Welcome to M.V Hospital for Diabetes, established by late Prof. M.Viswanathan, Doyen of Diabetology in India in 1954 as a general hospital. In 1971 it became a hospital exclusively for Diabetes care. It has, at present,100 beds for the treatment of diabetes and its complications.

Thursday, October 4, 2012

Nordic walking

Nordic walking - One of the fastest growing exercises in the UK.

It is a type of walking-gliding movement that burns more calories and increases overall fitness and strength, tones the upper and lower body,  puts less pressure on the knees and joints and improves balance.

You will need light but strong Nordic walking poles, special gloves or straps and removable rubber tips for use on not grassy areas. Learn the simple technique and you are set to go.!

Visit www.uk-nordic-walking for ‘teach-yourself’ videos and more information.

Remember… before you start, ask your doctor if it is right for you, to adjust your medicines, and how often you need to test for blood glucose.
- balance,  September  – October 2012

Twins and Type 1 Diabetes

The risk of Type 1 Diabetes is 15 times higher than in the general population when a close relative - parent or sibling- has been diagnosed with it.

If a brother or sister is diagnosed with it, the risk of developing Type 1 diabetes is 10 %,

With non- identical twins, the risk is 10% -19. 5%, but with identical twins the risk shoots up to 30 –70 %.

- balance , September  – October 2012
Type 2 diabetes now common among children too.

Type 2 Diabetes is usually associated with adults but a study conducted in Chennai shows an increasing trend of Type 2 Diabetes among children and adolescents.

Startling facts:

• About 26%  diagnosed were under 15 years of age.
• Prevalence greater  among girls than boys.
• Life style factors play a huge role. Obesity is on the rise among children in private schools.They are mostly from affluent homes.
• Researchers have also observed a high prevalence of micro- vascular complications typical of Type 2 Diabetes- retinopathy, nephropathy and neuropathy among children.

- The Hindu
Meals that heal:

Cereal power-  The Goodness of Oats

• Oatmeal and oat bran are rich in dietary fiber, both soluble and insoluble, which helps to lower blood cholesterol.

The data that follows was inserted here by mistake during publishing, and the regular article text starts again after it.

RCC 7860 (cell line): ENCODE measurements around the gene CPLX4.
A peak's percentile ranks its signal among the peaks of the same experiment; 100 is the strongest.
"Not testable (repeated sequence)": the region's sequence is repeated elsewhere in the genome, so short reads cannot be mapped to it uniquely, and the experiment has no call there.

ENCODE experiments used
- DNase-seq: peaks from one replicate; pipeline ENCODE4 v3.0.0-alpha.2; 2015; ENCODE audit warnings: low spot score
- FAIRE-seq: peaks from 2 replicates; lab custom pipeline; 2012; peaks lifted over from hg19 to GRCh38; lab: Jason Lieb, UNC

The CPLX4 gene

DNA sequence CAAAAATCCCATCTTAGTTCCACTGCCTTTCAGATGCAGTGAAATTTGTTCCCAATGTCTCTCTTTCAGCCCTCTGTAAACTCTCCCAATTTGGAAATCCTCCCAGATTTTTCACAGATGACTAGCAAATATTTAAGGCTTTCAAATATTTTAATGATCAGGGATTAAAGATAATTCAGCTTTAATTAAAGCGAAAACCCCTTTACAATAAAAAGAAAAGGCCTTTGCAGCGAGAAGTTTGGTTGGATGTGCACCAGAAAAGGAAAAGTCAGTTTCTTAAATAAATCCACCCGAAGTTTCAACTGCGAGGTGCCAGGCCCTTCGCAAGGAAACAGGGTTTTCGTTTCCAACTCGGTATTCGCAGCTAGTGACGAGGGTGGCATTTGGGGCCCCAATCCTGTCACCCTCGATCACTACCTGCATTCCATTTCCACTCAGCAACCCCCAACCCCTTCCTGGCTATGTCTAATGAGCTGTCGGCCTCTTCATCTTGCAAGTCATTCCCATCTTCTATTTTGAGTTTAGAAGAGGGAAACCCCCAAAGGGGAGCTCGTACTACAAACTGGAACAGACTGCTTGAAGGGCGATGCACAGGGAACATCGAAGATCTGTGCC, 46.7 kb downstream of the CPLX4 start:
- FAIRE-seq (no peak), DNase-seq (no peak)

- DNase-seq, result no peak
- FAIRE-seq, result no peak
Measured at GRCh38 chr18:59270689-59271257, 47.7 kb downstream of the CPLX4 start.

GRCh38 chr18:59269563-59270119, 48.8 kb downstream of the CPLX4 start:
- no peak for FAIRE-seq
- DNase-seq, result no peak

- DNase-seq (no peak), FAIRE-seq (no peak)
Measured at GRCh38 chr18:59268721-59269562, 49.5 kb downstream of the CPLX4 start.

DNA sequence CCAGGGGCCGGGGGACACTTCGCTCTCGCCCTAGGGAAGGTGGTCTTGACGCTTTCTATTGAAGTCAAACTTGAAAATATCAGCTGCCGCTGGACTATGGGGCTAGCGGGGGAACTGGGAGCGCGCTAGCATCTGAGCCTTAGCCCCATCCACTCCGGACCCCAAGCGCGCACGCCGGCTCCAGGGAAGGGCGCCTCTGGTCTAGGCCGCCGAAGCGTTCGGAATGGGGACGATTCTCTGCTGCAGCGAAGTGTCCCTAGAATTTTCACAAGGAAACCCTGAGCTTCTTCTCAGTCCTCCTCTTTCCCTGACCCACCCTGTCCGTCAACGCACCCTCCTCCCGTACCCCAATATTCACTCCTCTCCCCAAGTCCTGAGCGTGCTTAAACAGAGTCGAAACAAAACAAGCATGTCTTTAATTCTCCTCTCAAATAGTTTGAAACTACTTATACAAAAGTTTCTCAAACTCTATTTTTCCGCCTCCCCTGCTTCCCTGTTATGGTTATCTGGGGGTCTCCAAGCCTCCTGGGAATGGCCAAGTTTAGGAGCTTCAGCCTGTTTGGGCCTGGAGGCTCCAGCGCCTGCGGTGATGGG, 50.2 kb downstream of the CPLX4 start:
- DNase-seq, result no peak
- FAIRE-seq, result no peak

• Oats helps to slow down the rise in blood sugar after a meal and also delays its absorption into the cells .The soluble fibre forms a gel- like structure while passing through the digestive tract. This increases the viscosity of the contents of the stomach and small intestine and delays the absorption of carbs into the bloodstream  –necessary forpeople trying to lose  weight  and for people with diabetes.
• Oats also has a good balance of essential fatty acids and is a good source of vitamins such as folic acid, thiamine, and minerals such as copper, iron, magnesium, manganese,  and  zinc .
• Regular consumption helps maintain healthy blood pressure.

Tip- Roasting helps add taste to the oats.

- The Hindu 
A wake-up call for India’s50-plus club 

A Prevalence of Risk Factors study by the WHO conducted among males and females aged 50 and more across 6 countries including India, shows that this age group faces serious risk of chronic diseases.

87.95% men and 93.5 % women in the group have insufficient nutrition intake while 24% men and 26% women have low physical activity.

Around 1 in 4 men and an equal number of women suffer from high blood pressure.

Almost 3 in 4 men and over 4 in 5 women have high risk abdominal obesity that greatly increases Cardio-Vascular Disease risk.

The biggest underlying risk factor for chronic disease in older people is high blood pressure.
- (Study on Global Ageing and Adult Health)
Nearly 1.3% males above 50 years and 3% Indian women are obese.
                                                                               - (Ageing in the 21st century – UNFPA)

India has around 90 million elderly and the number is expected to increase to 315 million, which is 20% of the total population, by 2050. Kerala, Tamil Nadu, Maharashtra, Orissa, West Bengal, Punjab and Himachal Pradesh have higher proportion of elderly population.

Older people in developing countries have almost 3 times the occurrence ofvisual impairment than those in the developed world. The study found that about 65% of elderly suffer from a chronic ailment of which arthritis/rheumatism, hypertension cataract and diabetes are most prevalent in that order. About 1/3 of the elderly suffer from 2 or more chronic ailments simultaneously.

Currently 1 in 9 persons the world over is 60 years or above. This figure is projected to increase to 1 in 5 by 2050.  While increasing longevity is one of humanity’s greatest achievements, population ageing is a phenomenon which cannot be ignored.

A combined study by various agencies -(UNFPA, Institute for Social and Economic Change Bengaluru, Institute for Economic Growth- Delhi, Tata institute of Social Sciences Mumbai)       
  -  Times of India

 ‘Chair disease’ - the big risk in office

A research by the University of Sydney found that the increase in use of computers has almost negated the benefits of improved workstation design and posture. Spending hours in front of a computer screen in the office poses serious health problems including heart disease, diabetes and obesity. 

‘Work station design  has come a long way since the 80’s and they are good changes but the proportion of people reporting symptoms has not changed much despite this … and is not enough to keep up with health issues that arise from paperless IT-dominated offices.’  – Karen Griffiths, lead author of the study.

-  Times of India

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